Piston actuators can be single acting or double acting, and it can withstand higher input pressures and can offer smaller cylinder volumes, which can act at high speed.

This actuator offers a reliable and cost-effective option when a robust actuator is required. It is recommended when instrument air, sweet well gas, or sour well gas is available.

To open the gate valve, the actuator supplies a downward force upon the application of pneumatic pressure from an external source. When control pressure is relieved, pressure in the valve body, aided by a compression spring in the actuator, returns the piston to its normal position.

The depressed of control pressure drives the actuator to act as a fail-safe closed device when used to reverse-acting gate valves.

The pneumatic piston actuator moves valves in differential sizes from 1/8 in through 18 in. The actuator piston is offered in various sizes between 8” and 20” to optimize the control pressures for the application.

A fast-separated bonnet that allows removal of the actuator without decompressing the control valve, which greatly saves downtime and lost production

Rising valve stem give visualizing signal of valve position

Outside safety relief device defends the actuator from over pressurization

The integral design allows easy maintenance in limited areas

Wire cutting capabilities on specific models provide fail-safe gate closure during wire-line operations

Pneumatic piston actuators

Pneumatic piston actuators

3.Hydraulic Actuator

Hydraulic Actuators supply hydraulic pressure to drive a valve body which is used in industrial process control. They are usually used where high speed and large amounts of forces are required, such as main steam system valves. The fluid used in the hydraulic actuator is highly incompressible so that pressure applied can be transmitted instantaneously to the member attached to it.

The hydraulic supply and return line is linked to the lower chamber and allows the hydraulic fluid to flow to and from the lower chamber of the actuator. The stem transmits the piston motion to a valve.

Firstly, with no hydraulic fluid pressure, the spring force keeps the valve in the closed position. As fluid enters the lower chamber, pressure in the chamber will increase accordingly.

This pressure gives a force on the bottom of the piston opposite to the force made by the spring. If the hydraulic force is more than the spring force, the piston starts to move upward, the spring presses, and the valve moves to open.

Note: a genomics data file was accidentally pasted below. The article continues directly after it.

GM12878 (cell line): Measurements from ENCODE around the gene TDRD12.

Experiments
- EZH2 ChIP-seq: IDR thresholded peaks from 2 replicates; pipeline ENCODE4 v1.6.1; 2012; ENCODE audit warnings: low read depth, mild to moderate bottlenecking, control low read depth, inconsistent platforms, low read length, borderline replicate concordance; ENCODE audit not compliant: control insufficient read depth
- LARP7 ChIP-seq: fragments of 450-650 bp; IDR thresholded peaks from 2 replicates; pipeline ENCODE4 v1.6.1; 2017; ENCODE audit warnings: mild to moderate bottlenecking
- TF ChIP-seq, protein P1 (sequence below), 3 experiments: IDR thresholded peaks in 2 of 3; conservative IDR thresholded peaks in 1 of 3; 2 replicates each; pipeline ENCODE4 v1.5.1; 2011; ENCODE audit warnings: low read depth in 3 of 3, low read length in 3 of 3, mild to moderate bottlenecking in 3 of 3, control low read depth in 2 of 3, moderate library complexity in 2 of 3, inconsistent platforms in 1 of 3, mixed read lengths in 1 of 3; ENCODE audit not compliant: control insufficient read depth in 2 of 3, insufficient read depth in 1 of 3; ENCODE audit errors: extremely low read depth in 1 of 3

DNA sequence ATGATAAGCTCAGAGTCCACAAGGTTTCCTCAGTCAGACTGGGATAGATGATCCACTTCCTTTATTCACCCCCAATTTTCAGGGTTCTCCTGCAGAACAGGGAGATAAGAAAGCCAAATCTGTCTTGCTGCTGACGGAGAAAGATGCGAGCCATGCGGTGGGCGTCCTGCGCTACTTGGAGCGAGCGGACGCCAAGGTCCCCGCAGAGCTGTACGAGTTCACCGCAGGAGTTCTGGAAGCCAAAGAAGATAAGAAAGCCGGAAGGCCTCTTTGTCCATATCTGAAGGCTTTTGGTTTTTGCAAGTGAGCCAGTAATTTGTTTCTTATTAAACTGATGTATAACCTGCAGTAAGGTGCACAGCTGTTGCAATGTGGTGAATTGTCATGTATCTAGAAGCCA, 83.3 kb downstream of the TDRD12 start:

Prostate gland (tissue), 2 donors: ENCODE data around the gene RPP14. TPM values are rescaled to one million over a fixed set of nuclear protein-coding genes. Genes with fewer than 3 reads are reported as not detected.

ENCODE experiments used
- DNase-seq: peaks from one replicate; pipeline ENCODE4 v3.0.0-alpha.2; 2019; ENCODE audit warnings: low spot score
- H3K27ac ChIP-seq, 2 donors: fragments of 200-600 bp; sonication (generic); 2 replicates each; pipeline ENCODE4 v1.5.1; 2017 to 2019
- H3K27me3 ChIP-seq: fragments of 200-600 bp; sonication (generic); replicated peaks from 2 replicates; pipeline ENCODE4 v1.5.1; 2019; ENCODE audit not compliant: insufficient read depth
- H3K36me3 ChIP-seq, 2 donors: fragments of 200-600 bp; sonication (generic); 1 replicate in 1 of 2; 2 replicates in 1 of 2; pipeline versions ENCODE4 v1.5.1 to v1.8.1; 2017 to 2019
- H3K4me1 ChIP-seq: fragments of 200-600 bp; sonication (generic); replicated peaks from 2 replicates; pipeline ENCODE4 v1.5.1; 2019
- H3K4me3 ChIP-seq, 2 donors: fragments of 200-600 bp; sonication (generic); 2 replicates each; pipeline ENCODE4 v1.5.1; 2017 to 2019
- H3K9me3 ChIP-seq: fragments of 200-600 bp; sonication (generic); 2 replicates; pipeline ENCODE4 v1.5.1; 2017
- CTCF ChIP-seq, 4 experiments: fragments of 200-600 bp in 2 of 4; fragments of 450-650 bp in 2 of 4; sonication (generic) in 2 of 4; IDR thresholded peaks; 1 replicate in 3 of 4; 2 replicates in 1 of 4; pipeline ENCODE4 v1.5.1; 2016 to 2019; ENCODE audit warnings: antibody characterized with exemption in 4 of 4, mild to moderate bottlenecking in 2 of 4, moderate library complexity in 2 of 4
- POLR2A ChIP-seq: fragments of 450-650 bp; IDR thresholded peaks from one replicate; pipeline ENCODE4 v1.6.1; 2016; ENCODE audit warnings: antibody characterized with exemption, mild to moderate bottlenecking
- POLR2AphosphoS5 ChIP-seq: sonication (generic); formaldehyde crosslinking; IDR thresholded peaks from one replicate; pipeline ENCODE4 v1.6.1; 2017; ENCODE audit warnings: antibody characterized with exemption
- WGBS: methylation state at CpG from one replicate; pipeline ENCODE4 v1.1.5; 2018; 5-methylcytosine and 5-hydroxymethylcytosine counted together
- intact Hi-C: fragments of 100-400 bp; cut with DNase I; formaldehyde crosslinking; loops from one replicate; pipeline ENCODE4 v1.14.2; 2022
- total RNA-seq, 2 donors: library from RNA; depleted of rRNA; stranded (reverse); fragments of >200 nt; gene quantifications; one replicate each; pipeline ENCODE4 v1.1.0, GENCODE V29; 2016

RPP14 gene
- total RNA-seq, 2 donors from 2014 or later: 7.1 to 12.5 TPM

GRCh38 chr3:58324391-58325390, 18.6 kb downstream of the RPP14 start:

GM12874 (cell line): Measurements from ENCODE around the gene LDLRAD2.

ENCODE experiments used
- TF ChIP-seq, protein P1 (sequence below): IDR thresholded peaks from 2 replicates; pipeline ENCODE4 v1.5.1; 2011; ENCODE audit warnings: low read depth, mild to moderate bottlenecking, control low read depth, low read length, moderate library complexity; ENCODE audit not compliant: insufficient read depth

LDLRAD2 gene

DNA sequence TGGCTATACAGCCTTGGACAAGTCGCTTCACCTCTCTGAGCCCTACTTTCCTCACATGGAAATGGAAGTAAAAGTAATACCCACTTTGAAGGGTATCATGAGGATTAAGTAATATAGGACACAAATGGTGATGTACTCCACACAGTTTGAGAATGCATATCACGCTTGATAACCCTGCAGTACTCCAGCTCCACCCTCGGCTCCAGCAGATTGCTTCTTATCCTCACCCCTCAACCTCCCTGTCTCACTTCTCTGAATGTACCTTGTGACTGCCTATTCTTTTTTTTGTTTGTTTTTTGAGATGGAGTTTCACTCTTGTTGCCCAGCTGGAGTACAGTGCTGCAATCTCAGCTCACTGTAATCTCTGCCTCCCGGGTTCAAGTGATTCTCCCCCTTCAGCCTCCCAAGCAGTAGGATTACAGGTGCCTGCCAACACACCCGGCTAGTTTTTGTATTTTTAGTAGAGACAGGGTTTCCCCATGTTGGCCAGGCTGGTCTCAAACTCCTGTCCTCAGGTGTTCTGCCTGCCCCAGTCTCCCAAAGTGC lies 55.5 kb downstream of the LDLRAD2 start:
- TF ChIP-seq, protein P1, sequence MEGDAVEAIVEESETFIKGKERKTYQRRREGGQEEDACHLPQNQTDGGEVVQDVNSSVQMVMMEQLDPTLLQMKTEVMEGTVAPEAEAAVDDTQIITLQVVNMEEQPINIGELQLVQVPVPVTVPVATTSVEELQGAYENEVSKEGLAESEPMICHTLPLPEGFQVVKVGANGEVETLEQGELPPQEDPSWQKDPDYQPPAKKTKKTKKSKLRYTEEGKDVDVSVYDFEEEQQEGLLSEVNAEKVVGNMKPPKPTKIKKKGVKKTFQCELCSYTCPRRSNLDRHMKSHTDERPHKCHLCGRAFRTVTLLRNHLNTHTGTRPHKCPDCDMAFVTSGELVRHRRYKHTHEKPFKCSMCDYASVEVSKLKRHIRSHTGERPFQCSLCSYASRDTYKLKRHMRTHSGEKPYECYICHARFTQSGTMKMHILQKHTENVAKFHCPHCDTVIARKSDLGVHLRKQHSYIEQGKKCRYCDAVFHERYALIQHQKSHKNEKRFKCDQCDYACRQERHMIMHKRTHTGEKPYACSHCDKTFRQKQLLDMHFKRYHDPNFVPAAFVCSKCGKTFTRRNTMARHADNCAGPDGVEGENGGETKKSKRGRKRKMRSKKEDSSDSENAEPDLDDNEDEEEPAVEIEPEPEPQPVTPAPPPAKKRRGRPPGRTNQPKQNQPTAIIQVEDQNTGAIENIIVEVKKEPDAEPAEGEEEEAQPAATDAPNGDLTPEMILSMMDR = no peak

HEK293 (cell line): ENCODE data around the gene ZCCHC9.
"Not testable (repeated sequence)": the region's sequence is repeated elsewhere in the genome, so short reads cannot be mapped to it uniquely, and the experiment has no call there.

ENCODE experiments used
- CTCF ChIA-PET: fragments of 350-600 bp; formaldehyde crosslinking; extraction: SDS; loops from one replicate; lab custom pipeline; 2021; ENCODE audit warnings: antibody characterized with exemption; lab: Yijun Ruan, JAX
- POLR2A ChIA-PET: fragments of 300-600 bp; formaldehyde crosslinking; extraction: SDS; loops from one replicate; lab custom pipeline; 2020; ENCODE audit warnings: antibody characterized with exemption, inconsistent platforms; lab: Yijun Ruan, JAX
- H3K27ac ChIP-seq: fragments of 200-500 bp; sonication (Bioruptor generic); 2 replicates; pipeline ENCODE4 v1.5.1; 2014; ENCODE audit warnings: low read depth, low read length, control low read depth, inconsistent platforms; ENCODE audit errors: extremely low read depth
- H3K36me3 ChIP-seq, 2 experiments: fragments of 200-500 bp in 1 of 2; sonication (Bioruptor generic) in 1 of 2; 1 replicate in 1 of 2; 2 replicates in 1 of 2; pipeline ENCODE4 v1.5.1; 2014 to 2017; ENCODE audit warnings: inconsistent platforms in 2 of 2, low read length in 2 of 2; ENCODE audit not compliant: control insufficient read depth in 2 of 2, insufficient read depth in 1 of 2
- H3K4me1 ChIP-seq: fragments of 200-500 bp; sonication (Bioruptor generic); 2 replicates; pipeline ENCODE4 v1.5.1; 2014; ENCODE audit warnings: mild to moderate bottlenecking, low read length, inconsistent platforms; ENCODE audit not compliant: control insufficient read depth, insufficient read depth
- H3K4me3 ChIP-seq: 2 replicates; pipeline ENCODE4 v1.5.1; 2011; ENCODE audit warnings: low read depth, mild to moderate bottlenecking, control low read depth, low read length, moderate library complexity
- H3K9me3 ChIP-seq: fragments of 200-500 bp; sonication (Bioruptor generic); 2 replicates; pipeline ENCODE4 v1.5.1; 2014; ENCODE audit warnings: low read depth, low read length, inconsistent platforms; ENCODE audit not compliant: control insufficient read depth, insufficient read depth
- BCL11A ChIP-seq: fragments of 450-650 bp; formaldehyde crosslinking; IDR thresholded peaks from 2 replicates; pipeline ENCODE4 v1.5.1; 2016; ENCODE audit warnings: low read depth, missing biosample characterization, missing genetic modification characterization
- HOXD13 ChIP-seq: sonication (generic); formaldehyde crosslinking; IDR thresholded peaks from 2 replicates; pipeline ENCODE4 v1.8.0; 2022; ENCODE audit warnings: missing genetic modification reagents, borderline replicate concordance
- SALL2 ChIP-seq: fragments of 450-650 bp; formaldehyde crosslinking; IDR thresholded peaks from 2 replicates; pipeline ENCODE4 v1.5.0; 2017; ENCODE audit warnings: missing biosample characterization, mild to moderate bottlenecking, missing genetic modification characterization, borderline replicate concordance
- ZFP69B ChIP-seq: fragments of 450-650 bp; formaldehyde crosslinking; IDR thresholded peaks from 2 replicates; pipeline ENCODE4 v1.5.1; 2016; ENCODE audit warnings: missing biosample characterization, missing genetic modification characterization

As the hydraulic pressure grows, the valve remains open. The other way around, as hydraulic oil is drained from the cylinder, the hydraulic force becomes less than the spring force, the piston moves downward, and the valve will be closed. By controlling the total amount of oil supplied or drained from the actuator, the valve can be positioned from fully open to fully closed.

The operation principles of a hydraulic actuator are similar to the pneumatic actuator. Each uses some motive force to overcome the spring force to drive the valve. Also, hydraulic actuators can be made to fail-open or fail-closed.

Advantages of Hydraulic Actuators

1. Hydraulic actuators are sturdy and durable and good performance for high force applications. They can generate forces 25 times greater than pneumatic cylinders of the same size. They can also operate in pressures of reaching 4,000 psi.

2. The hydraulic actuator can keep force and torque constant without the pump supplying more fluid or pressure due to the fluids can’t be compressed 

3. Hydraulic actuators can let their pumps and motors place a suitable distance away with minimal loss of power.

Disadvantages of Hydraulic Actuators

The fluid may be a leak in hydraulic actuators the same as pneumatic actuators, loss of fluid results in less efficiency and cleanliness problems leading to possible damage to near components and areas.

The hydraulic actuators need lots of cooperated parts, including a reservoir, releasing valves, pump, motor, heat exchangers with noise reduction device